Last week the New York Times discussed changes in the nursing home industry that may affect how some local residents conduct elder care planning. In a time when nursing home care is becoming more expensive–and Medicare and Medicaid funding shrinks–many facilities are experimenting with at-home models of care. Our New York elder law attorneys understand that the nursing home is a rarely the location that seniors would prefer to age if they had a choice. Now, however, many health care experts and senior advocates are joining the call and explaining that nursing homes are rarely medically necessary or financially smart.

Instead, more and more resources are being put into advances in home care. Instead of living in an institutional-like facility, the new model essentially uses traveling doctors, social workers and therapists to provide care at the senior’s home or adult day-care centers. An at-home senior care program run by CenterLight Health System in New York City now has over 2,500 participating residents. New York State Medicaid program director Jason Helgerson explained that in the past the state “was institutionalizing service for people, many of whom didn’t need 24-hour nursing care. If a person can get a service like home health care or Meals on Wheels, they can stay in an apartment and thrive in that environment, and it’s a lower cost to taxpayers.” It is no surprise then that the state of New York plans to shift upwards of 80,000 Medicaid participants into at-home, managed care models over the next three years.

The Archdiocese of New York–one of the state’s largest nursing home providers–recently announced a shift away from nursing home ownership. In the announcement, Cardinal Timothy Dolan explained, “Seniors and others who have chronic health needs should not have to give up their homes and independence just to get the medical care and other attention they need to live safely and comfortably.”

Laws change. Elder law and estate planning strategies change. But the basic principles surrounding inheritance planning, disability planning, and preparing for one’s golden years have been around for centuries. In a soon to be released book from Harvard University Press entitled Someday All of This Will be Yours: A History of Inheritance and Old Age, author Dick Hartog takes a look at some of those timeless principles that have involved elder law and estate planning over the years.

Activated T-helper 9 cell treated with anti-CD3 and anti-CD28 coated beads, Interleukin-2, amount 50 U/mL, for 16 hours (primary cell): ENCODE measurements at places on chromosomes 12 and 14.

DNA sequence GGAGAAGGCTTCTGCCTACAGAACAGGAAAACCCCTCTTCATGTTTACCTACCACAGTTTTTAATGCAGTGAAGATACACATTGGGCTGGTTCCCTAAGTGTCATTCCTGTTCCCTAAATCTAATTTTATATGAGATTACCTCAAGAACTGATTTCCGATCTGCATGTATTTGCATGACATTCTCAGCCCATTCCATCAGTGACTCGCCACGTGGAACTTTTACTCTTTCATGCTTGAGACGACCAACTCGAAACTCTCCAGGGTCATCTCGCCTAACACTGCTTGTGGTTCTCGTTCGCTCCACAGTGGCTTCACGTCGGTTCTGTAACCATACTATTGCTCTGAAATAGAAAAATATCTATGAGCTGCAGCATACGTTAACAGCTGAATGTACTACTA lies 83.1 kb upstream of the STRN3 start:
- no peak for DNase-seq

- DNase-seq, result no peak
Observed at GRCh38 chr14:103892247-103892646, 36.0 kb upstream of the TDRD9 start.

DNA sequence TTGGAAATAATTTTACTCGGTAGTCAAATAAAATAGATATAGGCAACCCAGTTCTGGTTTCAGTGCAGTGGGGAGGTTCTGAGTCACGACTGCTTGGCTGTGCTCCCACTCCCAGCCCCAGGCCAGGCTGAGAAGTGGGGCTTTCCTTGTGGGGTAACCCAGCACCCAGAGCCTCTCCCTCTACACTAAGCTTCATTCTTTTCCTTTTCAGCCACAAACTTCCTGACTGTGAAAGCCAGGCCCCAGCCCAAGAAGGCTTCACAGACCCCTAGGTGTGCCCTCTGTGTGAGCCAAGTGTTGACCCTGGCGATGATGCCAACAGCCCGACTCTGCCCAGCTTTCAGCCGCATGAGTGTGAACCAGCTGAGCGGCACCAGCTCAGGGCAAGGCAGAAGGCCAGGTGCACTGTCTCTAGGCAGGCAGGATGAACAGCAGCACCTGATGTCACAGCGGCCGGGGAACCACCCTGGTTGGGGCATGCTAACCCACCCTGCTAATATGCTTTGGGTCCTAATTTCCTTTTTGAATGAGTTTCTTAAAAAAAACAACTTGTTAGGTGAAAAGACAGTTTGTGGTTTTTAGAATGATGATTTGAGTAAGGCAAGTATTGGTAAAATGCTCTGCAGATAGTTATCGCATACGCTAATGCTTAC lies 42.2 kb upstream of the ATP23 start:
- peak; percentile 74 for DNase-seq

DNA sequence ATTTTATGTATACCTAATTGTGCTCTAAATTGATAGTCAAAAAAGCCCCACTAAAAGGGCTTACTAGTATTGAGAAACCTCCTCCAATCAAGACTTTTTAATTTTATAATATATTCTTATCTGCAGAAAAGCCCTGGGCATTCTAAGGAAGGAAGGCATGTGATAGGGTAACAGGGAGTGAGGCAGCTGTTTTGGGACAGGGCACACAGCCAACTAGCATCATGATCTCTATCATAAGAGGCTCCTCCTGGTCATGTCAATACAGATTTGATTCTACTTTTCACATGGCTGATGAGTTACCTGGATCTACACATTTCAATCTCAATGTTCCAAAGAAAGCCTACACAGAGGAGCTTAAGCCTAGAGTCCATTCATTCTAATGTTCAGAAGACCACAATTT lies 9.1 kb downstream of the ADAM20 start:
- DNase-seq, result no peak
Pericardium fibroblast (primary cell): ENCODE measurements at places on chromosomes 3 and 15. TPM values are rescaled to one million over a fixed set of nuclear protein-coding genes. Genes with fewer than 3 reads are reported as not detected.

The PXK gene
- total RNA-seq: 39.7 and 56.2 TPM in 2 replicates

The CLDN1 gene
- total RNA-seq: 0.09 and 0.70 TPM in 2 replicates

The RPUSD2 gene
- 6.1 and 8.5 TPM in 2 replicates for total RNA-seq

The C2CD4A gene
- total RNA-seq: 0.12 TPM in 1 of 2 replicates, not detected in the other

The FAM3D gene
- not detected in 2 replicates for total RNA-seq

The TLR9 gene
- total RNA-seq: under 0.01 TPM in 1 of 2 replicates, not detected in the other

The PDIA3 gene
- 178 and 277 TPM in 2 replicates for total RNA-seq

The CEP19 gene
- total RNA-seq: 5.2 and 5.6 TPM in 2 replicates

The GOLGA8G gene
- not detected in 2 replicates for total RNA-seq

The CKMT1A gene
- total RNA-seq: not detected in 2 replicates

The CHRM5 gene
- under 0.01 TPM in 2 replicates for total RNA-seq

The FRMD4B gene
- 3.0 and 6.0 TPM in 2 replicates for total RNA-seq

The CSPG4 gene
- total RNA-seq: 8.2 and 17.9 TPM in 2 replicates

A recent book review summarized the text by noting that Hartog (a legal historian) examines how “ordinary men and woman arranged for their own care as they aged, and then how their alleged caretakers attempted to use the law to make good on these arrangements.” Of course our New York elder law attorneys are immediately drawn to these sorts of topics as helping local families make these arrangements is a large part of our practice today. The new Hartog book looks at dozens of elder law cases over the years and “closely, carefully, and painstakingly examines these cases for what they show about changing patterns in care for the elderly, parent-child relations, [and] the tensions between family and commodification.” The book discusses how these issues have changed or not changed over the years.

While the principles have likely remained unchanged the strategies to carry out wishes has undoubtedly shifted in recent decades. For example, Hartog discusses how in many circumstances elderly parents convinced children to provide the caretaking they needed with promises (sometimes legally enforceable, sometimes not) that family assets would be passed to them so long as the care was satisfactory. He explains that the core inducement of providing such care was the understanding that a family farm, home, bank account, or other asset would be passed to the child in exchange for the child providing the help that the elder needed with tasks like cooking, cleaning, nursing, or even just companionship. Hartog also discusses how elder law attorneys have gotten involved over the years to help seniors, particularly when those previous promises are not fulfilled.